Take the 2-minute tour ×
Stack Overflow is a question and answer site for professional and enthusiast programmers. It's 100% free, no registration required.

assume you have a unit test that contains these lines

assertNotNull(someVal);
assertNotEmpty(someVal);

This obviously checks that someVal is not null and is populated with something.

The question is, is the first line necessary and does it add anything to the test? Should we not just have the second line, and if it's null it will throw a null pointer exception which still indicates a failing unit test (but not a failing assertion).

What's the best practice in such simple cases?

share|improve this question

4 Answers 4

up vote 2 down vote accepted

I'm not a big fan of assertNot()'s and more generally testing unexpected things that could happen to the SUT, let alone testing them in addition to the normal Assert in every single test.

IMO you should only test for nominal states of your objects. If it is normal for someVal to be null in some circumstances, then create a dedicated test method checking that it is indeed null in that scenario. Choose an intention-revealing name for your test, like someValShouldBeNullWhen...(). Do the same for empty, or any other value.

You see that unexpected things happen to your SUTs by looking at your tests exception messages, not by trying to forecast each of these unexpected things in advance and cramming your tests with assertNots for them.

share|improve this answer

You shouldn't see a NPE as a test failure. You should actually assert it is not null and provide an error message,

assertNotNull(someVal, "Some descriptive message saying why value should not be null");

share|improve this answer
    
+1 descriptive messages are sincerely under-rated. –  Joachim Isaksson Oct 25 '12 at 12:53

It depends. Let's say you're testing the function myFunc. If myFunc returns null in non-exceptional cases, I think it's reasonable to check that the result is both non-null and the correct value because it can make your test clearer.

If null is an exceptional case though, then checking it is akin to catching a RuntimeException in your test. Just clutters your test and obscures your intent.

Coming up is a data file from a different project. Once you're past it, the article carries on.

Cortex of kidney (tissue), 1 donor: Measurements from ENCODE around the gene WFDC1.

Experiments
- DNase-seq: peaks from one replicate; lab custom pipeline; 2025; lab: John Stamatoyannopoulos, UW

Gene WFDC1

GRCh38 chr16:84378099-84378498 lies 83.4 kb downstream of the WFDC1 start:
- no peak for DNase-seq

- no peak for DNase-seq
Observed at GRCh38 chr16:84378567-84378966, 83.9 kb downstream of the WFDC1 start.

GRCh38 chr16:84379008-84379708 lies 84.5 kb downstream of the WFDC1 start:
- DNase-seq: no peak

share|improve this answer
    
I disagree, for the method to return null instead of throwing the exception, the return must be explicit. Therefore the method is designed to return null and so the null check should be performed. As Matthew states, an NPE in a test is not a good thing since the person to see the failure doesn't know if it is an error in the code or test. –  John B Oct 25 '12 at 13:06
1  
@JohnB Explicit, but perhaps not intended. Or it's the result of a lower level class returning null (return componentObject.getFunctionResult()). Also, consider this. That reasoning means that whenever you write a test on a function that returns an object, you should assertNotNull(). Do you do that? –  sharakan Oct 25 '12 at 13:10
    
Actually yes because I do TDD and so the first thing that is done is to return some non-null value. I get that if you are not doing TDD that would not be as obvious but probably still good practice. That said, when checking each thing within the returned object I don't always check for null first. Hmmm. OK practice or lazyness? Kinda on the fence. –  John B Oct 25 '12 at 13:25
    
@JohnB Interesting point about the objects you're checking on the returned object. I do think it's telling, but I would ;). Back to TDD leading you to check non-null first thing though, do you also put a try/catch around the function under test to catch RuntimeExceptions, and fail() in the catch block? If not, why is that different? –  sharakan Oct 25 '12 at 13:46
    
Because of the causal line of code in the exception stack trace. If the exception was thrown in the method under test you know the error is in the method under test. If the exception is thrown from a line of code in the test it is not as obvious what has the bug (test or method under test). –  John B Oct 25 '12 at 14:32

There is a difference between a failure and an error in JUnit. A failure is something that is expected (that is explicitly tested for with assertXXX() or fail()) and an error is something that is not, usually an Exception. See What's the difference between failure and error in JUnit?.

If you call

assertNotNull(someVal);

then you're saying that this value should not be null, and you're specifically testing for that. If you let the NullPointerException happen, then the person interpreting the error will not know whether the code under test is correct, or you just haven't thought of all of the cases.

It's a matter of intent. It's a good idea to add a explanation message as well, as others have pointed out.

share|improve this answer

Your Answer

 
discard

By posting your answer, you agree to the privacy policy and terms of service.

Not the answer you're looking for? Browse other questions tagged or ask your own question.